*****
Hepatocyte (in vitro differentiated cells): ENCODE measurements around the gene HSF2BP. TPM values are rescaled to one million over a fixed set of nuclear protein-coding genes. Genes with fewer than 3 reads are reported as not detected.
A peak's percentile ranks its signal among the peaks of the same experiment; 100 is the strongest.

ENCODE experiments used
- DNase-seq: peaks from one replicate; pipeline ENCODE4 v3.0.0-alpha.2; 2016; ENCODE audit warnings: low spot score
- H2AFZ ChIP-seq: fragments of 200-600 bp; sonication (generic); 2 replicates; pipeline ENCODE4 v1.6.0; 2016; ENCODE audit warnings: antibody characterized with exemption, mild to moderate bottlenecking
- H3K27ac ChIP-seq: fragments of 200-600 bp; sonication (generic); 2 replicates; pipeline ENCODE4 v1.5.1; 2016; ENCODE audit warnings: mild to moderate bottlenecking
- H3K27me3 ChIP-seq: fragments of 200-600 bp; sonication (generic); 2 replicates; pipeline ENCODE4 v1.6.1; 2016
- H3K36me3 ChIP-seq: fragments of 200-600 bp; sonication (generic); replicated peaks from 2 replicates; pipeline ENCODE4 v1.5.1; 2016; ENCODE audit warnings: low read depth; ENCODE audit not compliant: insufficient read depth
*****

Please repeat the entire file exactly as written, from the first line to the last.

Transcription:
Hepatocyte (in vitro differentiated cells): ENCODE measurements around the gene HSF2BP. TPM values are rescaled to one million over a fixed set of nuclear protein-coding genes. Genes with fewer than 3 reads are reported as not detected.
A peak's percentile ranks its signal among the peaks of the same experiment; 100 is the strongest.

ENCODE experiments used
- DNase-seq: peaks from one replicate; pipeline ENCODE4 v3.0.0-alpha.2; 2016; ENCODE audit warnings: low spot score
- H2AFZ ChIP-seq: fragments of 200-600 bp; sonication (generic); 2 replicates; pipeline ENCODE4 v1.6.0; 2016; ENCODE audit warnings: antibody characterized with exemption, mild to moderate bottlenecking
- H3K27ac ChIP-seq: fragments of 200-600 bp; sonication (generic); 2 replicates; pipeline ENCODE4 v1.5.1; 2016; ENCODE audit warnings: mild to moderate bottlenecking
- H3K27me3 ChIP-seq: fragments of 200-600 bp; sonication (generic); 2 replicates; pipeline ENCODE4 v1.6.1; 2016
- H3K36me3 ChIP-seq: fragments of 200-600 bp; sonication (generic); replicated peaks from 2 replicates; pipeline ENCODE4 v1.5.1; 2016; ENCODE audit warnings: low read depth; ENCODE audit not compliant: insufficient read depth